The Cooling the Commons research programme investigates what it means to live well in cities in a time of climate change. Current urban and housing design is geared towards providing comfort and ‘coolth’ through private air conditioning. This not only contributes further to the energy emissions that drive climate change, it also drives inequality across the city through creating divisions between those who can and cannot afford to be cool.

Cooling the Commons investigates the social and material infrastructures that might better support ‘coolth’ (as opposed to warmth) as climates warm, developing insights into the social, cultural and material contexts that inhibit or support cooling strategies. Cooling the Commons identifies how individual and community capacity to cope with urban heat is constrained or enabled by housing design, housing tenure arrangements, the design of public spaces, networks and everyday material circumstances.

Cooling Common Spaces in Densifying Urban Environments


Team: Abby Mellick Lopes, Stephen Healy, Emma Power, Louise Crabtree, Katherine Gibson,
Vanicka Arora, Western Sydney University; Helen Armstrong, QUT; Cameron Tonkinwise, UTS.

Part of Landcom’s University Roundtable, and in collaboration with Western Sydney University and the University of Technology Sydney this project analysed international examples of urban cooling interventions such as design and planning patterns, and the post-occupancy lived experiences of these places. The research focused on the common urban spaces, such as plazas, walking paths or parks. It sought to establish how open space can be planned so that urban communities can feel comfortable when the city is hot. It also reviewed how uncomfortable heat can impact our use of these common spaces.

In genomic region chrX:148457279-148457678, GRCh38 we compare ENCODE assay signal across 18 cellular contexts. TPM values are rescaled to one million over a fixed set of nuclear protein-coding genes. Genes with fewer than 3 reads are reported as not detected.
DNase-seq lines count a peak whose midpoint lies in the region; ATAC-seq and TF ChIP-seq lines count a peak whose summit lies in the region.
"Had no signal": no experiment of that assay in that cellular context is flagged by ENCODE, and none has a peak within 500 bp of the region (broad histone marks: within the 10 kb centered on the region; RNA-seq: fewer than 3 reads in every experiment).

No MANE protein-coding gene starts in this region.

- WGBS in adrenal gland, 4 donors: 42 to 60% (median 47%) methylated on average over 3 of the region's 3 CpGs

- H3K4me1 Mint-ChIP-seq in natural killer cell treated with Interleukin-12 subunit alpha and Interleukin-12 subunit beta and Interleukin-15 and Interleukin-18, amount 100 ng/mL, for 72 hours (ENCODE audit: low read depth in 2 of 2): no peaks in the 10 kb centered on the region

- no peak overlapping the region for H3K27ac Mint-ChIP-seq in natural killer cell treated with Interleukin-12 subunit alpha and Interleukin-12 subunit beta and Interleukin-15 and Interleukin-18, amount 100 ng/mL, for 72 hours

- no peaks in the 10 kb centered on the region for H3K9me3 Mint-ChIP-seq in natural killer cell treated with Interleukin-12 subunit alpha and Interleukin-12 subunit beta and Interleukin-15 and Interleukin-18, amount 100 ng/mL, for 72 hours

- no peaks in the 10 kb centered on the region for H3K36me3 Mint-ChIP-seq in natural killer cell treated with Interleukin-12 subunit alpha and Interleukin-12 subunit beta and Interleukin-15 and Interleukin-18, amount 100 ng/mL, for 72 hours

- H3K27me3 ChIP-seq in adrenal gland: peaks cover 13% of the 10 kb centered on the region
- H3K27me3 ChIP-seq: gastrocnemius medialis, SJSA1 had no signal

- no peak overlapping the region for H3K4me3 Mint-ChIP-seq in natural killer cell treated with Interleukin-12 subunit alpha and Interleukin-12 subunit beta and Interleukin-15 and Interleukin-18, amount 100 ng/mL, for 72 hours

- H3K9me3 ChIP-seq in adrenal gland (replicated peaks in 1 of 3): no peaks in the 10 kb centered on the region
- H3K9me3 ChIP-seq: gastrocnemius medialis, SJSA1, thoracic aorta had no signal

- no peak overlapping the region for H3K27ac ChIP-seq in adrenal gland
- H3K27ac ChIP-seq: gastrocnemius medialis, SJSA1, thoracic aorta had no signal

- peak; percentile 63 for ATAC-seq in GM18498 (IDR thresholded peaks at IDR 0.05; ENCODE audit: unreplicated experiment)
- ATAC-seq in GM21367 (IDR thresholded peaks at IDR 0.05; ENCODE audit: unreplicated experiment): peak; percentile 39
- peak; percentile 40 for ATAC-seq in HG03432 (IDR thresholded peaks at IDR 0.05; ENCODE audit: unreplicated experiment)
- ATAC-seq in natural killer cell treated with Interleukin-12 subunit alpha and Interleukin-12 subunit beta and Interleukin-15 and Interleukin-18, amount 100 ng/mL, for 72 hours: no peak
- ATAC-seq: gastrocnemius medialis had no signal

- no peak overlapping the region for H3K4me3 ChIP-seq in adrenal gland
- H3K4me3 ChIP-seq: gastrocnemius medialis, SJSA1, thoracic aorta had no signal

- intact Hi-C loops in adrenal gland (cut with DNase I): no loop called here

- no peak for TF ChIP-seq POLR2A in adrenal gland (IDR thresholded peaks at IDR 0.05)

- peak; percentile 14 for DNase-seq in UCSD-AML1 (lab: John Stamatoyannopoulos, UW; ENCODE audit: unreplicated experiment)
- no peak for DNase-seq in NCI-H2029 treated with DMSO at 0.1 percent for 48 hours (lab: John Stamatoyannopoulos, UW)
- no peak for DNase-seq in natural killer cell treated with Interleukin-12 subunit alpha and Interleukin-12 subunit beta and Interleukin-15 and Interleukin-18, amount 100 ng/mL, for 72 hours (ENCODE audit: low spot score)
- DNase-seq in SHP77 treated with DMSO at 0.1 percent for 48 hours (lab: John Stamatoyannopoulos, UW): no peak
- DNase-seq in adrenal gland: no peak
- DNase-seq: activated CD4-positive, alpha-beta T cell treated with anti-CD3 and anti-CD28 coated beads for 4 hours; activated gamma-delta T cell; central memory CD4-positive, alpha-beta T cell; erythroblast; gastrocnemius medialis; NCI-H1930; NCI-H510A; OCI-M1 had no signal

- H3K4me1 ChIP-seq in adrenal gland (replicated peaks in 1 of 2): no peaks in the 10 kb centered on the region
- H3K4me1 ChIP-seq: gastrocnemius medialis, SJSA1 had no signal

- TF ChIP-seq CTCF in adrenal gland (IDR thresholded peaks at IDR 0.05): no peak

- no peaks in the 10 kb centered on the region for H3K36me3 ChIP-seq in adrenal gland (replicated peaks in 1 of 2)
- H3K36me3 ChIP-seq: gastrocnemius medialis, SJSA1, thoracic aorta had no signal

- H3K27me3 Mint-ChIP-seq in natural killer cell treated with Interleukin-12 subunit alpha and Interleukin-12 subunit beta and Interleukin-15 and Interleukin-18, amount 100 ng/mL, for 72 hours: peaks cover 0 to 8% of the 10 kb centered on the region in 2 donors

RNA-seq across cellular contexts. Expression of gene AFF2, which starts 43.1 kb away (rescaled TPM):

Report: Cooling Common Spaces in Densifying Urban Environments
  • Lopes AM, Healy S, Power E, Crabtree L & Gibson K (2018) Infrastructures of Care: Opening up "Home" as Commons in a Hot City, Human Ecology Review, 24, 2: 41-59.
  • Climate Risk? Climate Ready! Flyer

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